(15) Temporarily suspend or modify, for not more than sixty (60) days, any regulation or ordinance of the City, including, but not limited to, those regarding health, safety, and zoning. This period may be extended upon approval of the City Council.
(16) Suspend or limit the use of the water resources or other infrastructure.
(17) Control, restrict, allocate, or regulate the use, sale, production, or distribution of food, water, fuel, clothing, and/or other commodities, materials, goods, services and resources.
(18) Suspend or limit burning of any items or property with the City limits and up to two (2) miles outside the corporate limits.
(19) Direct and compel the evacuation of all or part of the population from any stricken or threatened areas within the City if the mayor deems this action is necessary for the preservation of life, property, or other disaster or emergency mitigation, response or recovery and to prescribe routes, modes of transportation and destination in connection with an evacuation.
(21) Approve application for local, state, or federal assistance.
(22) Establish and control routes of transportation, ingress or egress.
(23) Control ingress and egress from any designated disaster or emergency area or home, building or structures located therein.
(24) Approve the transfer the direction, personnel, or functions of City departments and agencies for the purpose of performing or facilitating emergency or disaster services.
(25) Accept services, gifts, grants, loans, equipment, supplies, and/or materials whether from private, nonprofit, or governmental sources.
(26) Require the continuation, termination, disconnection, or suspension of natural gas, electrical power, water, sewer, communication or other public utilities or infrastructure.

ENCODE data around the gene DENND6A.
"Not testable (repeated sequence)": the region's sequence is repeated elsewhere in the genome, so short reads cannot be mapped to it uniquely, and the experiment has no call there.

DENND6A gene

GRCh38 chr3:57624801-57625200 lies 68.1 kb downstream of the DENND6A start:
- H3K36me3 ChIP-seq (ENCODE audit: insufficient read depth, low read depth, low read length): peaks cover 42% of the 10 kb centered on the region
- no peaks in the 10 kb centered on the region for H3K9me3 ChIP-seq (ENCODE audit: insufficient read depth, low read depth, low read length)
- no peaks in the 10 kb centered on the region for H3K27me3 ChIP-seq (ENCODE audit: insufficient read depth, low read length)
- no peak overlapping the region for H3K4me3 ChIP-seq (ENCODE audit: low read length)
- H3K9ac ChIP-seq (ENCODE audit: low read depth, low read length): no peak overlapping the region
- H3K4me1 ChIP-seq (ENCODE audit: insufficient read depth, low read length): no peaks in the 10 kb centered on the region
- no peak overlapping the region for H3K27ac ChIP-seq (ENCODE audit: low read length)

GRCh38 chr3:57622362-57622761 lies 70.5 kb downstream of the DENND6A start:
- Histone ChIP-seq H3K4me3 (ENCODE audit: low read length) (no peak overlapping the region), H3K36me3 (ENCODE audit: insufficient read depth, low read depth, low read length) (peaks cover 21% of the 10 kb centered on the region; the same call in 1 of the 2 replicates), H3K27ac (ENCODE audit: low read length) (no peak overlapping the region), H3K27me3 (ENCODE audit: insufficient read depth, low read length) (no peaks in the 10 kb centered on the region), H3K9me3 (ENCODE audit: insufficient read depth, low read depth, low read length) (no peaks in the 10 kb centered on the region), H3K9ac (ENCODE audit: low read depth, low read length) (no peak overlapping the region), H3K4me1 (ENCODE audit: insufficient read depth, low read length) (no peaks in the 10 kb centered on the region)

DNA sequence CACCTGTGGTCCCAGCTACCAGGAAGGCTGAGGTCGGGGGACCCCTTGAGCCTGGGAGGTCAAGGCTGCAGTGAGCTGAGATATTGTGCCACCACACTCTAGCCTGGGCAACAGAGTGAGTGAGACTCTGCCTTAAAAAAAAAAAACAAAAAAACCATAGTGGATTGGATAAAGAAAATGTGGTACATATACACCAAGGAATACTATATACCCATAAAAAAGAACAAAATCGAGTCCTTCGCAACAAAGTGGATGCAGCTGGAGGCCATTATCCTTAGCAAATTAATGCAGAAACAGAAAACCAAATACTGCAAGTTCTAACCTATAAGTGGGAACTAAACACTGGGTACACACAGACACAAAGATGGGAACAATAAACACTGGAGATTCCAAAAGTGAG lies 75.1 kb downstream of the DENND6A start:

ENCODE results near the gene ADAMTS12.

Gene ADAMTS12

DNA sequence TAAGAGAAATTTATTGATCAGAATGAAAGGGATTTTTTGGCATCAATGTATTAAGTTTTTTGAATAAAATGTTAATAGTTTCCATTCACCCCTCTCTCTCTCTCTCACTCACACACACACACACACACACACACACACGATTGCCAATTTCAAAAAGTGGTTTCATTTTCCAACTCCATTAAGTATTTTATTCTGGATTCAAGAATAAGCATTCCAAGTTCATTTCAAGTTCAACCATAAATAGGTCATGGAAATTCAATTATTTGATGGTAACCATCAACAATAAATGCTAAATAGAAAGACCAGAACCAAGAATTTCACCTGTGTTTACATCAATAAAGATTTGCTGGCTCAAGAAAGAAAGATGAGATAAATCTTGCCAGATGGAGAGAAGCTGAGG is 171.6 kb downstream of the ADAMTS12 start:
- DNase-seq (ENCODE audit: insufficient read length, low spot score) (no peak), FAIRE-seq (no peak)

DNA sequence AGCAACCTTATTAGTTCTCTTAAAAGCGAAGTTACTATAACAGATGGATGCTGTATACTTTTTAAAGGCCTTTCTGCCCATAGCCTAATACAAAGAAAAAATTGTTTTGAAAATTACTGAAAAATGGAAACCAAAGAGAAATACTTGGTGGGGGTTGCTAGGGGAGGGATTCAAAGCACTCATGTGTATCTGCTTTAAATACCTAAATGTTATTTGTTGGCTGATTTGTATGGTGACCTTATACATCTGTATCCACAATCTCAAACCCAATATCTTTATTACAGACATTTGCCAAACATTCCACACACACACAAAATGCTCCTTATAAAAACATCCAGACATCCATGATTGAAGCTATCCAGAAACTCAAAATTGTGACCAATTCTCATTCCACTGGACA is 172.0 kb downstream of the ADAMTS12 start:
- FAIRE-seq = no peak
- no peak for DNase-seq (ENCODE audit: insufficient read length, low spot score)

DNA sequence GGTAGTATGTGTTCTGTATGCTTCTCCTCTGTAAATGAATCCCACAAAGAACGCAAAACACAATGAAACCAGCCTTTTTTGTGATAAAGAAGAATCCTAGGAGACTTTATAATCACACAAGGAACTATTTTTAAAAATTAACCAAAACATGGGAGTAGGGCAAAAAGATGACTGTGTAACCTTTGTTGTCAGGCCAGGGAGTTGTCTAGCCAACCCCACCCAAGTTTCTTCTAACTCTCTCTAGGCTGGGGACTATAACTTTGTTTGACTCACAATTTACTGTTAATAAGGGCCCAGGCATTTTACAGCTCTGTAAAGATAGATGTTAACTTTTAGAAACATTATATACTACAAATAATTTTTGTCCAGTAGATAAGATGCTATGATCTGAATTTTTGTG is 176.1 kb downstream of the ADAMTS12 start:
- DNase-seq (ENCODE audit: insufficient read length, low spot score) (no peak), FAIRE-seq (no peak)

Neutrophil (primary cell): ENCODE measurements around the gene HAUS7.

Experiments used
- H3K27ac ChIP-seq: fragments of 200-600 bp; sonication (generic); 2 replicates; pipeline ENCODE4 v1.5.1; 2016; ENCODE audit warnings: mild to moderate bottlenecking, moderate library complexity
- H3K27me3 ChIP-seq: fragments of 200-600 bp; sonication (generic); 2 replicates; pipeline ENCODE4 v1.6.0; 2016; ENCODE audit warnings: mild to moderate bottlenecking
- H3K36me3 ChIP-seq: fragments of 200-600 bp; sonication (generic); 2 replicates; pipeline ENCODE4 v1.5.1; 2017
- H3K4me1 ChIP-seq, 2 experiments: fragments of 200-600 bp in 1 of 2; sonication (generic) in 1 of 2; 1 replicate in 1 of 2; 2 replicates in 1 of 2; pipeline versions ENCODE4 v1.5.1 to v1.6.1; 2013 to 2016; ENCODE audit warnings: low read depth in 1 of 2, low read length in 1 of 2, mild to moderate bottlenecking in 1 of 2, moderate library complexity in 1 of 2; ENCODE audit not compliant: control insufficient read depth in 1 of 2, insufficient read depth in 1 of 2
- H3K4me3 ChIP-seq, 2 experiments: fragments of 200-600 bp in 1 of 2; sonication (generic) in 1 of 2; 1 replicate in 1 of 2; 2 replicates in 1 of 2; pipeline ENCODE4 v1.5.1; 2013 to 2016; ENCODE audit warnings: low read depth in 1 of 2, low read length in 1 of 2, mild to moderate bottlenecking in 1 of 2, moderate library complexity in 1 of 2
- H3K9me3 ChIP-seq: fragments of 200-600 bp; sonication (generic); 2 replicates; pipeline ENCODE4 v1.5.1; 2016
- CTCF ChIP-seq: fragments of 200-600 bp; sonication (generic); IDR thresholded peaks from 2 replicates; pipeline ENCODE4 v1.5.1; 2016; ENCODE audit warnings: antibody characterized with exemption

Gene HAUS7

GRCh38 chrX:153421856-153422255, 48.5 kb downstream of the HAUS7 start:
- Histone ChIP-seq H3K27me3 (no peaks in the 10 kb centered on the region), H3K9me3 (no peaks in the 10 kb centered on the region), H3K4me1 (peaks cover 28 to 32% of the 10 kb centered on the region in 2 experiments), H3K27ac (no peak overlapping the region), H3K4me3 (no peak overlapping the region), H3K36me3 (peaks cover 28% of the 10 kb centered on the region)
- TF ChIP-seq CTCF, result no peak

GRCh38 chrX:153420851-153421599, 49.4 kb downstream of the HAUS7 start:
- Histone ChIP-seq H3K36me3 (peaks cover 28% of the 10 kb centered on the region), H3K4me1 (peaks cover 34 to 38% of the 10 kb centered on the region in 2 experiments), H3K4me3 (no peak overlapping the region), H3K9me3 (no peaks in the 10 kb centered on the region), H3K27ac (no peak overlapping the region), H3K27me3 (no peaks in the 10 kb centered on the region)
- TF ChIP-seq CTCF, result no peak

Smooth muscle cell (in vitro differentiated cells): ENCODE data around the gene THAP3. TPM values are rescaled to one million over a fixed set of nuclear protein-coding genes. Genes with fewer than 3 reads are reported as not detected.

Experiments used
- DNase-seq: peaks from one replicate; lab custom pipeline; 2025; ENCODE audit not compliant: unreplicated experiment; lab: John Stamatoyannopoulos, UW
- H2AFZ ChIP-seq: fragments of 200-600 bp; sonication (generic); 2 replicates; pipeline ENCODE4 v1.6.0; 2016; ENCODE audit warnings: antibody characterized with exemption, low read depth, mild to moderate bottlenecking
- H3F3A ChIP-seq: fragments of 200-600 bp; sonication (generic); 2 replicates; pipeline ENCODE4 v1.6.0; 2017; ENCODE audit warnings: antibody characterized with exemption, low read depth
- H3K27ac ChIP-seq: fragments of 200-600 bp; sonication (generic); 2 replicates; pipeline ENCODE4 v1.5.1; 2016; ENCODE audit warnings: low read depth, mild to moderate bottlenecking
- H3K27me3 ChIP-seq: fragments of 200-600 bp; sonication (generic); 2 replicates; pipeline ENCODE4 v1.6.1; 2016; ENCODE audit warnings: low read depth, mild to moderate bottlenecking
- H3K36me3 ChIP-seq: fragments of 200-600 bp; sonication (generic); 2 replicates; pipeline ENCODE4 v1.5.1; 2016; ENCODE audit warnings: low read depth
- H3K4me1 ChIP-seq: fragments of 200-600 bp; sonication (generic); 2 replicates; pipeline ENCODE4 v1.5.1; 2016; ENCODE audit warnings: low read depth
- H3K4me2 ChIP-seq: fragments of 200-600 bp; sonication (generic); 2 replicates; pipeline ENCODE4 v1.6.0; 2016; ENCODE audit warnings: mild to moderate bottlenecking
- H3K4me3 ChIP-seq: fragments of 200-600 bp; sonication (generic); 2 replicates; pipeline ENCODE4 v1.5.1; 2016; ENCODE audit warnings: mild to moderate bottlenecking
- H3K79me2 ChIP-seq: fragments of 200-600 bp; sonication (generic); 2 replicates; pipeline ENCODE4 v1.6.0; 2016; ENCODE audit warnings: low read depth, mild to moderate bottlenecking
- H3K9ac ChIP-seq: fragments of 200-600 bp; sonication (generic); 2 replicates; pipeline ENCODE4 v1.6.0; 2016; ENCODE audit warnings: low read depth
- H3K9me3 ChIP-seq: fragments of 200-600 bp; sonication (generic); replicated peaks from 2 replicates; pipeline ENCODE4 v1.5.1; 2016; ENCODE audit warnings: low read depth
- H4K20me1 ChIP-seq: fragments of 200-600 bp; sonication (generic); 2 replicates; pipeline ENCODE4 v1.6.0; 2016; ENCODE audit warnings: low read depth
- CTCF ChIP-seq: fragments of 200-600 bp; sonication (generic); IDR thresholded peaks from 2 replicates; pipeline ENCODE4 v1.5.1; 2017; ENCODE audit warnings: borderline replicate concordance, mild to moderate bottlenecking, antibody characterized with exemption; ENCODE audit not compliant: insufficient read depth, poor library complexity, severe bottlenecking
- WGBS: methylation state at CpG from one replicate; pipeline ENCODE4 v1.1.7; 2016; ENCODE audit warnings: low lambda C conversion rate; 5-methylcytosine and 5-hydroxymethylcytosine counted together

(27) Close or cancel the use of any municipally owned or operated building or other public facility.
(28) Declare, issue, enforce, modify and terminate orders for quarantine and isolation of persons or animals posing a threat to the public, not conflicting with the directions of the Health Officer of the community.
(29) Exercise such powers and functions in light of the exigencies of emergency or disaster including the waiving of compliance with any time consuming procedures and formalities, including notices, as may be prescribed by law.
(30) Issue any and all such other orders or undertake such other functions and activities as the Mayor reasonably believes is required to protect the health, safety, and welfare of persons or property within the City or otherwise preserve the public peace or abate, clean up, or mitigate the effects of any emergency or disaster.
If Deborah the Magnificent should decided to appoint herself a one-goddess Committee of Public Safety and take possession of all private and personal property and food and medicine, if she decided to confiscate all firearms, ban protests and assemblies, ban the personal movement of any or all of her 81,000 subjects, and erect a guillotine in Champaign’s Place de la Concorde, well, there you have it! the city council confirmed all of her powers.
Amusingly, national comment over the possible gun confiscations on the basis of a virus ensued, and faced with criticism, her honor the mayor quickly retreated from Olympus, issuing a public denial stating: “there is currently no firearm ban and no intent to seize property or close businesses. Additionally, there are no restrictions on the sale of alcohol or gas or the ability to enter or leave Champaign.”
The list of 30 powers and authority, sufficient to do anything and everything, was pruned down to a modest 11, and all the grandiose claims of powers over persons and property oddly enough went missing. And, in conclusion, we were all assured that nothing was going on here, we were completely mistaken in being concerned. Nothing was changed.
The Mayor has the authority to exercise other emergency powers under the Champaign Municipal Code Section 12-39, which have been in existence since 2006; however, and under the known circumstances, no further measures are anticipated.
Uh huh! Right!